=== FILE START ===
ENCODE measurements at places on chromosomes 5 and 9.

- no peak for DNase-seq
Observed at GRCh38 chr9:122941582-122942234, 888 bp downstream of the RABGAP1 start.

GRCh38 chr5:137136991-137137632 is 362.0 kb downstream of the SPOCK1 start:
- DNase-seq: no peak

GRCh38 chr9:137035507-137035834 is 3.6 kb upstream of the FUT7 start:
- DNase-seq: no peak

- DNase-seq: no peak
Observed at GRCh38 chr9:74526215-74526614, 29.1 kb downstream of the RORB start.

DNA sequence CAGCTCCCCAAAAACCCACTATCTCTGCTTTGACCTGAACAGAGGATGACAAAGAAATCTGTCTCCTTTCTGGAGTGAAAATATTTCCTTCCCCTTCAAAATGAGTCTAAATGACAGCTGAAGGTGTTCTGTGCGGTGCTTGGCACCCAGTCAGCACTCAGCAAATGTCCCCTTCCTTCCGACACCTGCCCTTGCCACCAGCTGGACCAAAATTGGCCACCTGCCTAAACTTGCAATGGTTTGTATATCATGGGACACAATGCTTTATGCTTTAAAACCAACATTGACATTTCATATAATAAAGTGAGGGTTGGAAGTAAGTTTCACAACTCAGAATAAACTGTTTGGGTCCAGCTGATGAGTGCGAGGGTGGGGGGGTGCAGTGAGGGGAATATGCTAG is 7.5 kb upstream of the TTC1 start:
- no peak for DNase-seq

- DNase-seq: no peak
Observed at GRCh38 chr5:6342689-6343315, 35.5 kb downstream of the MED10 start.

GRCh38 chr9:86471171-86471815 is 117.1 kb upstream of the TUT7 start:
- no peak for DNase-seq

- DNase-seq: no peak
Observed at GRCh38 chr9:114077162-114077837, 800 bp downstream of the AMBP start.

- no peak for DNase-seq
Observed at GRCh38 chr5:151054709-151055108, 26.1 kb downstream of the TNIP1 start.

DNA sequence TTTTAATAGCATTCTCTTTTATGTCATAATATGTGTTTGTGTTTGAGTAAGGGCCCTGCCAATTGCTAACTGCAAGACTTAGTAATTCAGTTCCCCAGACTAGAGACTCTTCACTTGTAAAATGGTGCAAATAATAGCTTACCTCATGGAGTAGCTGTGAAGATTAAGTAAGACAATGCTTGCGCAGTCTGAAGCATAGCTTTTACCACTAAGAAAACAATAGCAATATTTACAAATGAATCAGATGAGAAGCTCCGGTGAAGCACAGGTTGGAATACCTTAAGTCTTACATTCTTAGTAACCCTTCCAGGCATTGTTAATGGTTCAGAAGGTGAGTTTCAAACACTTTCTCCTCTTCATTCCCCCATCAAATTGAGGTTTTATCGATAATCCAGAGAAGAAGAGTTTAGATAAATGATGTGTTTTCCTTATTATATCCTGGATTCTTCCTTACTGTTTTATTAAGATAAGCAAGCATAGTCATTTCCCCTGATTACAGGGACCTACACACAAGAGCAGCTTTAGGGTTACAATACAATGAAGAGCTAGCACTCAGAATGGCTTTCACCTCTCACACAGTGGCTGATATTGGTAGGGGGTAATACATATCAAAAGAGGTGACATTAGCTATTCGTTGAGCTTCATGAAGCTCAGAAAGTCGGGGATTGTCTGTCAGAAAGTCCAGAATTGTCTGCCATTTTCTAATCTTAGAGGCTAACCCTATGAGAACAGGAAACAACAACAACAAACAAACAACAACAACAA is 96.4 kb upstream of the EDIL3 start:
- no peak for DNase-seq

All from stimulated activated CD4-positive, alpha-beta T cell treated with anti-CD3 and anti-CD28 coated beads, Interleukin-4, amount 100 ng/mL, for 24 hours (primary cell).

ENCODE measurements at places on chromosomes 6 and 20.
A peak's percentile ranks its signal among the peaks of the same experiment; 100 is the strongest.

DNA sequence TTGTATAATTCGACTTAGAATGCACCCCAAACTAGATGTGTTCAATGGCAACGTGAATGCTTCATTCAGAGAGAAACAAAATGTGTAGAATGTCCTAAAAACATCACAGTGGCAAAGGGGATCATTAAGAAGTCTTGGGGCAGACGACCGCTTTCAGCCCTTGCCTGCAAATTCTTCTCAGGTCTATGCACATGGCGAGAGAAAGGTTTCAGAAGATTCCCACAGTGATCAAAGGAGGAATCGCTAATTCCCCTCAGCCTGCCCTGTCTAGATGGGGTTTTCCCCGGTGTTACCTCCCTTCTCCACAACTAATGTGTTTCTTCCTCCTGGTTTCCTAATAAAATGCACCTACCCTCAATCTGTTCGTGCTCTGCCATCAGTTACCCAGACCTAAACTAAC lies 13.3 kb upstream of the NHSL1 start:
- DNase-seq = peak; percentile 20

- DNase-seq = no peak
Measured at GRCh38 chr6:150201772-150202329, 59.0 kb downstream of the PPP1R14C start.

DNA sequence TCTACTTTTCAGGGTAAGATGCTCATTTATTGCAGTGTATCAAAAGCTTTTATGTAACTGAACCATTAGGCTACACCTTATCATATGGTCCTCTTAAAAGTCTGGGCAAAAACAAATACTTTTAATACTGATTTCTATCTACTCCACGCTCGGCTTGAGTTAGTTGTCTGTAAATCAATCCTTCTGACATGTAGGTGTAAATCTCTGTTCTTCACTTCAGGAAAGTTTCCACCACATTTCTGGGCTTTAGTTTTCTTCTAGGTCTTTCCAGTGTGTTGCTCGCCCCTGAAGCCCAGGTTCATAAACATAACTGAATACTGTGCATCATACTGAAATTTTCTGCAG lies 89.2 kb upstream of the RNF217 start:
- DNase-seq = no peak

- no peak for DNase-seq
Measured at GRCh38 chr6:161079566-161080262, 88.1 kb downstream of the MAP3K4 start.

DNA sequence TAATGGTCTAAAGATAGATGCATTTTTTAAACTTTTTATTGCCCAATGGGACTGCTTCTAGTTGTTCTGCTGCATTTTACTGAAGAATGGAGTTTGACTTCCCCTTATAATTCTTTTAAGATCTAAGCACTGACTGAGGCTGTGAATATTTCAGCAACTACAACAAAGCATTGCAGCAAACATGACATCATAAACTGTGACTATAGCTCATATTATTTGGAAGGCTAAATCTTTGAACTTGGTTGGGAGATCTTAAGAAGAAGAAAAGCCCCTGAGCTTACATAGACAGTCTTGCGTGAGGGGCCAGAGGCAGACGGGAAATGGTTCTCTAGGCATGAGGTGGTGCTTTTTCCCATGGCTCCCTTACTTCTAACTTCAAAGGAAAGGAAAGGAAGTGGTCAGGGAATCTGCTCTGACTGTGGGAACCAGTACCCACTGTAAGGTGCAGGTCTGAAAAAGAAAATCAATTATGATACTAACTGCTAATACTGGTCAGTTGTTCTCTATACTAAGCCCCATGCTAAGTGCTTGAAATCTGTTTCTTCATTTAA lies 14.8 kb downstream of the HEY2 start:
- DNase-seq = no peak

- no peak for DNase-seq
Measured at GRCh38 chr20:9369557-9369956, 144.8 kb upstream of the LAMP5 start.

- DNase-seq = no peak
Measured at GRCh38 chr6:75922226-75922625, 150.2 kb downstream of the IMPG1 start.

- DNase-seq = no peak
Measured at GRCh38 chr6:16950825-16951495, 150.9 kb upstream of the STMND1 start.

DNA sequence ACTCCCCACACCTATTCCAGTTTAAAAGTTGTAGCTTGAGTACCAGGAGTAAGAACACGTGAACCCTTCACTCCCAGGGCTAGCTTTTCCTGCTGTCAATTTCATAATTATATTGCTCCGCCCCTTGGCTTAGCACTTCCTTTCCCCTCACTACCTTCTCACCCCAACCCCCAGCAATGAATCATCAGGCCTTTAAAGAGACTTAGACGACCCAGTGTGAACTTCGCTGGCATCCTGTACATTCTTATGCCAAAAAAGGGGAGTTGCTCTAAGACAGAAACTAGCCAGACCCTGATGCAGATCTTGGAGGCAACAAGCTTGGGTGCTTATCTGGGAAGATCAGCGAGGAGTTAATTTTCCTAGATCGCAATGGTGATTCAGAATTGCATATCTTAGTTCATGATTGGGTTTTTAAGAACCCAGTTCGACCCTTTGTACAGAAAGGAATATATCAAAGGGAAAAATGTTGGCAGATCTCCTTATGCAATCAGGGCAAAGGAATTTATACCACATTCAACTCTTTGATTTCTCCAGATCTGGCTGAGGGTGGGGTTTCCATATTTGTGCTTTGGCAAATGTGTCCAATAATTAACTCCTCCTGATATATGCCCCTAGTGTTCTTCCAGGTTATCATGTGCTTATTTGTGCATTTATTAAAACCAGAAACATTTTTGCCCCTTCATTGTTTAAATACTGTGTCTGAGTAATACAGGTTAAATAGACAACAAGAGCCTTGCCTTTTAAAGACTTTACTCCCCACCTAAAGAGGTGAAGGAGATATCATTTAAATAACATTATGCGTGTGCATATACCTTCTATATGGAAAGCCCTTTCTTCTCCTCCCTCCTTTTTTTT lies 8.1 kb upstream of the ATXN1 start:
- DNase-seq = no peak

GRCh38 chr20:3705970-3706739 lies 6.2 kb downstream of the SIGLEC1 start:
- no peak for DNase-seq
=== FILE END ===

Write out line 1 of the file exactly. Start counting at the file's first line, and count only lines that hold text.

ENCODE measurements at places on chromosomes 5 and 9.